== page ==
The $3,000 University Co-op Fine Arts Award recipient was:
Michael Smith – Department of Art and Art History, for outstanding achievement in exhibition, performance and other forms of personal creativity. Smith’s widely acclaimed exhibition at Austin’s Blanton Museum of Art called “Mike’s World” went on to the Institute of Contemporary Art in Philadelphia. Among other achievements, his performance art video “A Day with Mike” appeared at the Whitney Museum in March.
There was a new award presented this year, The University Co-op Open Source Software Award. A team of faculty and staff from The University of Texas Applied Research Labs (ARL) led by Brent Renfro won the $3,000 award for their platform-independent GPS tool kit that provides a wide array of functions that solve processing problems associated with GPS. Other team members are Tracie Conn, Thomas Gaussiran, Robert Harris, Anthony Hughes, Chris Kieschnick, Jon Little, Richard Mach, David Munton, Brian Tolman and Johnathan Vorce.
HAMILTON BOOK AUTHOR AWARD NOMINATIONS OPEN
Nominations for the Hamilton Book Author Awards, underwritten by the University Co-operative Society, are being accepted by the Office of the Vice President for Research.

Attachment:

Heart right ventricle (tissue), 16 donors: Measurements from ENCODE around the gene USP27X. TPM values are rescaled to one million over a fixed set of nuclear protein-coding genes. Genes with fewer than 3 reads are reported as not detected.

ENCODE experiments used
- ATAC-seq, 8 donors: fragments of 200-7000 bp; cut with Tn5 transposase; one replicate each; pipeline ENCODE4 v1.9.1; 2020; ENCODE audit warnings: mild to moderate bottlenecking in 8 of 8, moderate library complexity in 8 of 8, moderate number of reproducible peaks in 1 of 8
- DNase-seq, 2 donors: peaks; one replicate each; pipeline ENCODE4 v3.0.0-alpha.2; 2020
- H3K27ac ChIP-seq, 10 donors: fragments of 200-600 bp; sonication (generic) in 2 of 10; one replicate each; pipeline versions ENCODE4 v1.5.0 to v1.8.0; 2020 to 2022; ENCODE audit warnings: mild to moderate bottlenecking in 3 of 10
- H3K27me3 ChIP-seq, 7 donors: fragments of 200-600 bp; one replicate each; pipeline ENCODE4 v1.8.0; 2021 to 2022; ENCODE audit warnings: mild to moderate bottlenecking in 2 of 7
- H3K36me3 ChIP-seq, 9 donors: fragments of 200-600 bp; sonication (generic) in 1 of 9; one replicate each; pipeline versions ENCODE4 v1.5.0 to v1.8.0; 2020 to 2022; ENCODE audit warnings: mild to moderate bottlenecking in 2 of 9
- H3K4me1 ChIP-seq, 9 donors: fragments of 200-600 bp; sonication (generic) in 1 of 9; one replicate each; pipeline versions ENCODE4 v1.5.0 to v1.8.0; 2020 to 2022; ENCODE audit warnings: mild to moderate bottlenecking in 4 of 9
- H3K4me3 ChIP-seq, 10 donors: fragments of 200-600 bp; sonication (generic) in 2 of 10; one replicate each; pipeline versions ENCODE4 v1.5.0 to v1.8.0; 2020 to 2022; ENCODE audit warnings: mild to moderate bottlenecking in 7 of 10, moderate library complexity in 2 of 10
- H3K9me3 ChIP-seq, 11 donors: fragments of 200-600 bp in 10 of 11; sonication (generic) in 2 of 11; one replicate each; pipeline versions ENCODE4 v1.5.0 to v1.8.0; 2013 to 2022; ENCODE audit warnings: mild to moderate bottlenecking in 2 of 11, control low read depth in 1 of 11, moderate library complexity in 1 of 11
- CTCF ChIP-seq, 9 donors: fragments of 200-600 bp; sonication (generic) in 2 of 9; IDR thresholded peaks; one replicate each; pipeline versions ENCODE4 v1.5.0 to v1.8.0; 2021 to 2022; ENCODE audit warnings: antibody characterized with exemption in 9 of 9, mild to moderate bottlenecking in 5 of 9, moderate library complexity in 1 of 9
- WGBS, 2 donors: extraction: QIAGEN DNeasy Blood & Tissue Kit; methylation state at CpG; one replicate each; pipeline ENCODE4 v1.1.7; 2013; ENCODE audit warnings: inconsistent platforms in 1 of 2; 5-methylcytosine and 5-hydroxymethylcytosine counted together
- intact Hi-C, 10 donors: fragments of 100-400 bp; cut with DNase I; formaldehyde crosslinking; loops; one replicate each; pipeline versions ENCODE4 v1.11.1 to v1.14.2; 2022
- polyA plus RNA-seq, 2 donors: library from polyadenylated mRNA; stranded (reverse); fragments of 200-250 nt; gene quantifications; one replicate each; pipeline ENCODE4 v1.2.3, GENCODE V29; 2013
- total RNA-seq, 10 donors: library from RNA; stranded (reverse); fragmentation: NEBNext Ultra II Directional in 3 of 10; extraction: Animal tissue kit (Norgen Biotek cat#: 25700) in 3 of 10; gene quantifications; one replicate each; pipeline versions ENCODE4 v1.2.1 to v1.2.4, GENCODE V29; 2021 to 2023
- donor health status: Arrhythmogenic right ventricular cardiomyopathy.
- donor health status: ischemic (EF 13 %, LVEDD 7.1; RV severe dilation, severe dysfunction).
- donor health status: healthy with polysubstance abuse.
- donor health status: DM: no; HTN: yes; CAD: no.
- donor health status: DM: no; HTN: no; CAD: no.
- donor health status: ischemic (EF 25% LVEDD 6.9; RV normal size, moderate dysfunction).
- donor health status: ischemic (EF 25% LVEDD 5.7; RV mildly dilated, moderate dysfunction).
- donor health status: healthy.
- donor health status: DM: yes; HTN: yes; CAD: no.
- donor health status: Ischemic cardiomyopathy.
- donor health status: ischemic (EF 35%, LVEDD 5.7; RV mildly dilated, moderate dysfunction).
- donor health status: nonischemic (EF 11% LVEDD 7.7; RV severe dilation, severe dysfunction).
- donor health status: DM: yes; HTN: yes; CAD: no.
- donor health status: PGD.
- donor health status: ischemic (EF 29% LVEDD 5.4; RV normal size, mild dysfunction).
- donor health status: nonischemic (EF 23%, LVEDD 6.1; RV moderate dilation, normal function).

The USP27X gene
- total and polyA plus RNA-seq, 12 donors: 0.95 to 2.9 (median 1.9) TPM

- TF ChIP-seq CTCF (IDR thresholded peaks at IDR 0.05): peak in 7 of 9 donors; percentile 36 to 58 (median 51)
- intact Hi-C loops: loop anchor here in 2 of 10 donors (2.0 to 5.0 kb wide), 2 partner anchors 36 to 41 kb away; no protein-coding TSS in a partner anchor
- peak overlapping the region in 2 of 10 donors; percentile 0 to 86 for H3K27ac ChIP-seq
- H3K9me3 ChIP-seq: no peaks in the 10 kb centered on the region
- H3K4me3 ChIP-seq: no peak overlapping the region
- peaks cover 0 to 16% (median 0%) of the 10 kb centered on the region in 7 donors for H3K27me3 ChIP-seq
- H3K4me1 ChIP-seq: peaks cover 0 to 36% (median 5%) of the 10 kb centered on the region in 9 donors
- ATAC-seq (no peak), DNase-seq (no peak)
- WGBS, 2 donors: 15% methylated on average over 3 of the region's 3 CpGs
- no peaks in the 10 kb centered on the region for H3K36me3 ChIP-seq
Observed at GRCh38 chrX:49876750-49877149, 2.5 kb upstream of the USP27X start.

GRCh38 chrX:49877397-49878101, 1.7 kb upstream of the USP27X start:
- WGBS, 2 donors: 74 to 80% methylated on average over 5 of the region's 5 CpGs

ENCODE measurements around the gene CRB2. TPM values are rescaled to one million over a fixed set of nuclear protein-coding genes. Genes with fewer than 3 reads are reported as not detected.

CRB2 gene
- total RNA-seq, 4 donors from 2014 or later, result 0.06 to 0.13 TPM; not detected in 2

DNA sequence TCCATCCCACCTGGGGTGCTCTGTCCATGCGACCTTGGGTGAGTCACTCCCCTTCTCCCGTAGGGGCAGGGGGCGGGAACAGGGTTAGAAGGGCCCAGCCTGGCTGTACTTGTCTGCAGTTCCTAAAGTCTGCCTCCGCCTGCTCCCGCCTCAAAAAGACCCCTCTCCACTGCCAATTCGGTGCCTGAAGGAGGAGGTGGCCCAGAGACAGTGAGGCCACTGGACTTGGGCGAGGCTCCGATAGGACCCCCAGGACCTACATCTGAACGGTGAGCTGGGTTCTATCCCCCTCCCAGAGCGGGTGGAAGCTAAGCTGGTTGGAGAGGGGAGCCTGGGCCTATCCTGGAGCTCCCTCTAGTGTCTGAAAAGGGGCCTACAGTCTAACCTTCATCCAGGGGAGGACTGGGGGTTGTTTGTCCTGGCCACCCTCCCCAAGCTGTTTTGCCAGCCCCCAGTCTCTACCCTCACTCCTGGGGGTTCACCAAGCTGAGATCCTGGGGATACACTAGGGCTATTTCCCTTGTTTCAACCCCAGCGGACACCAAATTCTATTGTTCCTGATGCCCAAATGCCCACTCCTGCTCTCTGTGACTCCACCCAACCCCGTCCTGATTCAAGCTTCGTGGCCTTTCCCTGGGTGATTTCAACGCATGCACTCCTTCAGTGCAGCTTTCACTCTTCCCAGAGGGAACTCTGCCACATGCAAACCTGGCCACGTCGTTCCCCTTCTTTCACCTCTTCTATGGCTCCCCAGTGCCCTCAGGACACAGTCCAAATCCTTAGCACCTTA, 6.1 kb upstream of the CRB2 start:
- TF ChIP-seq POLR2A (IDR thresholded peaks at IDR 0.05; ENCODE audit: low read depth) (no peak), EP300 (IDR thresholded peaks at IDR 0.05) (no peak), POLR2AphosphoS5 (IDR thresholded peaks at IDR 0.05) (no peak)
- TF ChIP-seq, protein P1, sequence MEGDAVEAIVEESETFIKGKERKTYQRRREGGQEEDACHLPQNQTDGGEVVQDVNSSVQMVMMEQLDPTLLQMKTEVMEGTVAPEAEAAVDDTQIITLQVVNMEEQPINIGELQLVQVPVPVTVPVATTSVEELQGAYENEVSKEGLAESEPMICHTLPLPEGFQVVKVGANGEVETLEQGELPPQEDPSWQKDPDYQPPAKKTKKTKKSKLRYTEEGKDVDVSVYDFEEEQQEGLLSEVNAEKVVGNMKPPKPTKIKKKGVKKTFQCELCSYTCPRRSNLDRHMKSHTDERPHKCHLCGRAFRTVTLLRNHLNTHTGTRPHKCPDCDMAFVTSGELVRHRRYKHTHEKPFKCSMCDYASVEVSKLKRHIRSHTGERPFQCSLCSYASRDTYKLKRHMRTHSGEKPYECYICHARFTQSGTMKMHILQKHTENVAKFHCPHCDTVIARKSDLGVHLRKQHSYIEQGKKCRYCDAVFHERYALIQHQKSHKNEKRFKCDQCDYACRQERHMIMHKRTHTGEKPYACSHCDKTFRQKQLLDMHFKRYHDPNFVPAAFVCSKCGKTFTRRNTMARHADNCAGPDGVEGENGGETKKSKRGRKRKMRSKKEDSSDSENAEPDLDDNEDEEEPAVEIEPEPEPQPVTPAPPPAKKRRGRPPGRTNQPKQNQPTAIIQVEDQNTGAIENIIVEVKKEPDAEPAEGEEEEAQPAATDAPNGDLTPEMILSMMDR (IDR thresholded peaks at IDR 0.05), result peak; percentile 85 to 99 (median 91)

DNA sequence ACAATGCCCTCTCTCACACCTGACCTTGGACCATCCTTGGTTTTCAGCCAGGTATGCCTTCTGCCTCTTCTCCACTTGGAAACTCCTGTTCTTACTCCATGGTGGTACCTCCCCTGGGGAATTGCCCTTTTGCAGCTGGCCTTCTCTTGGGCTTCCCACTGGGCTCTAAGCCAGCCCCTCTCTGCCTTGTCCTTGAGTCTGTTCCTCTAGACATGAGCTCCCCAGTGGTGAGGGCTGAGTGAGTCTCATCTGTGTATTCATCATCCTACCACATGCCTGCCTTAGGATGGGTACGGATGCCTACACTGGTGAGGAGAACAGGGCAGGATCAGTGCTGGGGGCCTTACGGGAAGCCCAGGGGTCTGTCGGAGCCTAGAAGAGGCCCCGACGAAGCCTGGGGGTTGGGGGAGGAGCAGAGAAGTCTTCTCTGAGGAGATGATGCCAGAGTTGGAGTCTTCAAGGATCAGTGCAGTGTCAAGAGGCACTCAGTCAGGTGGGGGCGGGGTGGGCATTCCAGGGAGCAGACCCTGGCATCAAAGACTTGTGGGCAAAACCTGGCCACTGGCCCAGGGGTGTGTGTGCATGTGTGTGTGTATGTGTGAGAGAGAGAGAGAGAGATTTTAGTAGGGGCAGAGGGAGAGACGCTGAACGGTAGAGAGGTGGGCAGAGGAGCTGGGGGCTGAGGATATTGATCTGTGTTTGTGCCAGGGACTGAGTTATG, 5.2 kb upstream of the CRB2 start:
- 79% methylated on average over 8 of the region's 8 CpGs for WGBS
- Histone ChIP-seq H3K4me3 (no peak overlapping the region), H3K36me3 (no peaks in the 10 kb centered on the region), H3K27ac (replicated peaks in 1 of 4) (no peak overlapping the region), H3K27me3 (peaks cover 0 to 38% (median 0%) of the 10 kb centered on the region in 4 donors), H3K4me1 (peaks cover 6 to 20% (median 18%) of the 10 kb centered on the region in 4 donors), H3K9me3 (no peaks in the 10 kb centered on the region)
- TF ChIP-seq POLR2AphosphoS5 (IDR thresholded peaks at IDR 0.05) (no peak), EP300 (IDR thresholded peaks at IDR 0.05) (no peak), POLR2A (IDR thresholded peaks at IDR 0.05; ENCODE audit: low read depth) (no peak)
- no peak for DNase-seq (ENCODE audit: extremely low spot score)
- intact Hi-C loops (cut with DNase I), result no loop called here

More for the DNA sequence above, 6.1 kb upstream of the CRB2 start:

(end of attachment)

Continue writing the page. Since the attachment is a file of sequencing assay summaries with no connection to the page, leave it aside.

The awards recognize faculty and staff members who have published the best book-length publications as determined by a multi-disciplinary committee appointed by the Vice President for Research.
The first prize is $10,000 and four other prizes are $3,000 each.
Nominations can be made for published works including, but not limited to, scholarly monographs, creative works (e.g., novels and anthologies of poetry), exhibition catalogs, textbooks and edited collections.
Current University of Texas at Austin faculty (tenured, tenure-track, senior lecturers and lecturers), Code 1000 and staff are eligible. Students are not eligible. Nominated books must have been published between Sept. 1, 2007, and Aug. 31, 2008. Books in any language may be nominated.
Authors may nominate their work by submitting a nomination form, two copies of the book, and two copies of their current CV to the Office of the Vice President for Research (MAI 302, Mail Code: G1400) on or before 5 p.m. on Monday, Nov. 10, 2008.
For more information, please contact Marilyn Harris, 471-2877.